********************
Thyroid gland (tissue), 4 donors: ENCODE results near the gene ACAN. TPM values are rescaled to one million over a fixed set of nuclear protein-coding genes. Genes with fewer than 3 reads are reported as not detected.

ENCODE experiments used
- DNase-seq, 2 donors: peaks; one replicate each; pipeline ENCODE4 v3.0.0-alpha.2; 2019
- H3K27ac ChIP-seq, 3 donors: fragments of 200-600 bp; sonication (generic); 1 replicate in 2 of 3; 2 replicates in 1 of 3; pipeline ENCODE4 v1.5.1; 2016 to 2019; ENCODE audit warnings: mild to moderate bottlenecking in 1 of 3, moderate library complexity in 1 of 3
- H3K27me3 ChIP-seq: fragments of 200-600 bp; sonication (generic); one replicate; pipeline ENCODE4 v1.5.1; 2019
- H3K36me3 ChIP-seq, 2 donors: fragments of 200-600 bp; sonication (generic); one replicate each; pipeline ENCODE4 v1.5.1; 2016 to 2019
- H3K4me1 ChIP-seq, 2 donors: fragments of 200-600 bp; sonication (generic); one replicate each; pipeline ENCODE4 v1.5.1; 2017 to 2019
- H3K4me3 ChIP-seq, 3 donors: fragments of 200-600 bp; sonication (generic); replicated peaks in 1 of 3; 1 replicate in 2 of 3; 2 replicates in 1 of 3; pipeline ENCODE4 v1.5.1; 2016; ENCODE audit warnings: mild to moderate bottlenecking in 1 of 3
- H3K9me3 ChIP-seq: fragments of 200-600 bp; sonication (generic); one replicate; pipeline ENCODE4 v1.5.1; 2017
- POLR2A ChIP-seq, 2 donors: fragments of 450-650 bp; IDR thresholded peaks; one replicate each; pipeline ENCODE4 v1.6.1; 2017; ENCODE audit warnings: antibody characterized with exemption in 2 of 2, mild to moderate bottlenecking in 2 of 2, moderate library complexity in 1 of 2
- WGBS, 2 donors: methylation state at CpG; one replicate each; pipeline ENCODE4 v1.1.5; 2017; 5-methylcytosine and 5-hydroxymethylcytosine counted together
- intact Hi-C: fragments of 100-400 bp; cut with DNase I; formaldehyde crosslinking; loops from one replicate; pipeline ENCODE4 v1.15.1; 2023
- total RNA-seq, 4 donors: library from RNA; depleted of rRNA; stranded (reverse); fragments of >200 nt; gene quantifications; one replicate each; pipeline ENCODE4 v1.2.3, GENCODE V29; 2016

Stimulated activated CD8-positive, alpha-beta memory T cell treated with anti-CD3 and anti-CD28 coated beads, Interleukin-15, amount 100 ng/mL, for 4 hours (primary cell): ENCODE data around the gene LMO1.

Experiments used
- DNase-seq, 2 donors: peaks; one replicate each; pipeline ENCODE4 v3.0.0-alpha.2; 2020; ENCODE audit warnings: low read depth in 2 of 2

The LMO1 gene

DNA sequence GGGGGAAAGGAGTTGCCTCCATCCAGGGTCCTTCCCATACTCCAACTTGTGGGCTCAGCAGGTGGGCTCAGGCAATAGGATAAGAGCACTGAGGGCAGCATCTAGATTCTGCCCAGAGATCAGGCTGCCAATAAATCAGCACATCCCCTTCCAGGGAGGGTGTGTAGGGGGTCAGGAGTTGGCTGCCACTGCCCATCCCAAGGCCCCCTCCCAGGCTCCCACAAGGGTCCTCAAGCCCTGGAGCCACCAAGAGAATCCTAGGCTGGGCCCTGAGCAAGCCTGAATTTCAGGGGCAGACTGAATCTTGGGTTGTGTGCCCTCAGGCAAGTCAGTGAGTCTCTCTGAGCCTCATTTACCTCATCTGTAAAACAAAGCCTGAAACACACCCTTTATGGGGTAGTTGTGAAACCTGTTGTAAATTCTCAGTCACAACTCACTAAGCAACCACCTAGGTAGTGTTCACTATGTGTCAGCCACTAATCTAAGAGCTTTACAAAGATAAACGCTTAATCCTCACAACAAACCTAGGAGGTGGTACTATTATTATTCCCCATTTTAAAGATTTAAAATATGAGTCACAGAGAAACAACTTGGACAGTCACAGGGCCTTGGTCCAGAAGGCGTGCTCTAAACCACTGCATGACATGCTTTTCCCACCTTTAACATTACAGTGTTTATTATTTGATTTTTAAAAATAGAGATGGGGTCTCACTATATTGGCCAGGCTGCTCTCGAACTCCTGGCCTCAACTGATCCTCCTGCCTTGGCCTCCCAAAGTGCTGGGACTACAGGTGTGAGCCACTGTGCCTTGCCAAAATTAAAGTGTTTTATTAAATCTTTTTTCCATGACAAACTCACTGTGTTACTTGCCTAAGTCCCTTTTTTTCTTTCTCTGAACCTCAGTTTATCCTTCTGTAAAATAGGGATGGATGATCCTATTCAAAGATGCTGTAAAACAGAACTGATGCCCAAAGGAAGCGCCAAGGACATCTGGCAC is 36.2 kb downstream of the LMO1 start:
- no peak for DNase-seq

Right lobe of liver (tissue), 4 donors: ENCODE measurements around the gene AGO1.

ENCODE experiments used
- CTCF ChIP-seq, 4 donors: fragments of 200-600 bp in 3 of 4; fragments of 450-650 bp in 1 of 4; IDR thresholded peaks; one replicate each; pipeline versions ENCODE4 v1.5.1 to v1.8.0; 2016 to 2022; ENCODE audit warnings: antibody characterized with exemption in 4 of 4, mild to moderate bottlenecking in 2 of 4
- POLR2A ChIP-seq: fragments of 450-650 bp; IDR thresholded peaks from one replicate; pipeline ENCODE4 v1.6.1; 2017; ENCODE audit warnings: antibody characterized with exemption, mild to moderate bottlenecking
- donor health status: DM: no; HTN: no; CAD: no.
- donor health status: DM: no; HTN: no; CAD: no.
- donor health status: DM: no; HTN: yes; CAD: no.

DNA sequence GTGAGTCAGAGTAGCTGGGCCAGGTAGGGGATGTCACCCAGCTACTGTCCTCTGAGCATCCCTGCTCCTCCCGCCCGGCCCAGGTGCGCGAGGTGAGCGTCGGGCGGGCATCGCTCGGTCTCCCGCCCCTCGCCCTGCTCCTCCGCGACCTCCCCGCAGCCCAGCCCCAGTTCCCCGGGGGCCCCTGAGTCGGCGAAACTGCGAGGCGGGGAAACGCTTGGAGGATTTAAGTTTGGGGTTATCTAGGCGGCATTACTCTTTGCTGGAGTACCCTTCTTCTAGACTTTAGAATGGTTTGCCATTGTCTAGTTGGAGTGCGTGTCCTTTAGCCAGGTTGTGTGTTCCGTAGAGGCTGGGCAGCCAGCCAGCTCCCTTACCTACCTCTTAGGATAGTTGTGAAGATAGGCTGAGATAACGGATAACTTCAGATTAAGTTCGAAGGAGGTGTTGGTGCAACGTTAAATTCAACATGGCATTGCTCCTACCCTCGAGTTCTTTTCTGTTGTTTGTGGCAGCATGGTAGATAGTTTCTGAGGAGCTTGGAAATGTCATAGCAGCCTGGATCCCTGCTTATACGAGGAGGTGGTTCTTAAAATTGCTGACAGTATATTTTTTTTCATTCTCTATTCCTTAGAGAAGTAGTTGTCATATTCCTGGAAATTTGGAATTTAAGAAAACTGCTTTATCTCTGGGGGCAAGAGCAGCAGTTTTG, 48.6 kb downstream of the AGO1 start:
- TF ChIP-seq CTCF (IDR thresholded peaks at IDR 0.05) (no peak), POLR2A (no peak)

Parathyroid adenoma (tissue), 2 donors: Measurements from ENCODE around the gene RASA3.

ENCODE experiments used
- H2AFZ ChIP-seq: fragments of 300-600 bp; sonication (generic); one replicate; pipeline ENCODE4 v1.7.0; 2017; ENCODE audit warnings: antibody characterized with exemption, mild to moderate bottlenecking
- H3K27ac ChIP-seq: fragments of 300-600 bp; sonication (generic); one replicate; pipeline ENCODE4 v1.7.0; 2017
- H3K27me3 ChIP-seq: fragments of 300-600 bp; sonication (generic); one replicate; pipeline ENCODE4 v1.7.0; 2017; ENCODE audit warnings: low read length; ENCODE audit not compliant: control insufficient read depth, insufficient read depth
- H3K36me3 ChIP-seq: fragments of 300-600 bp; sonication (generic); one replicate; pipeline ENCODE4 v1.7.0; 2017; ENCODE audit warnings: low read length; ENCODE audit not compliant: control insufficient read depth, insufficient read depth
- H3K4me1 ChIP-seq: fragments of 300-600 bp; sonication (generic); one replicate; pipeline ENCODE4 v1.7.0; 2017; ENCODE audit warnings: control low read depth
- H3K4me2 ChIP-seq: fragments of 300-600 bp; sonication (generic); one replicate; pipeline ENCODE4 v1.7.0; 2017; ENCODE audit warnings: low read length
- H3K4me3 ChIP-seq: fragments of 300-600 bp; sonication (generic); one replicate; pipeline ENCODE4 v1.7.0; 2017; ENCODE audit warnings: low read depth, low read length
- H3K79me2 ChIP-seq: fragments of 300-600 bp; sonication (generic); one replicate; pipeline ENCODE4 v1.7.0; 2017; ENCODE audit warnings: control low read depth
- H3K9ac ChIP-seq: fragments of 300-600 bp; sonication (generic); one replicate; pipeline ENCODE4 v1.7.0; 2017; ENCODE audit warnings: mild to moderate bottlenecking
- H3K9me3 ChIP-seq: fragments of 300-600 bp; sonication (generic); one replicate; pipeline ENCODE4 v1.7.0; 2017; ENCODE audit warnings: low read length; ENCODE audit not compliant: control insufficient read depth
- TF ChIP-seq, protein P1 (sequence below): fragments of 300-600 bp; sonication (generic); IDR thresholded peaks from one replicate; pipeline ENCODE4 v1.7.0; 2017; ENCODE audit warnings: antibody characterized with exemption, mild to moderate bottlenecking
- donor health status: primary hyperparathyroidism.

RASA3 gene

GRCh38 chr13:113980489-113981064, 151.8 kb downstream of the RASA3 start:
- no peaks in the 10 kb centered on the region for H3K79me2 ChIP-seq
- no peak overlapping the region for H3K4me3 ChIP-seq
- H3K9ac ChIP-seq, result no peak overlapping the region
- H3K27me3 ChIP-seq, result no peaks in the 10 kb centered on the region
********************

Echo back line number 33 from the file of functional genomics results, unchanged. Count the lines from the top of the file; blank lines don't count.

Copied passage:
- H3K27me3 ChIP-seq: fragments of 300-600 bp; sonication (generic); one replicate; pipeline ENCODE4 v1.7.0; 2017; ENCODE audit warnings: low read length; ENCODE audit not compliant: control insufficient read depth, insufficient read depth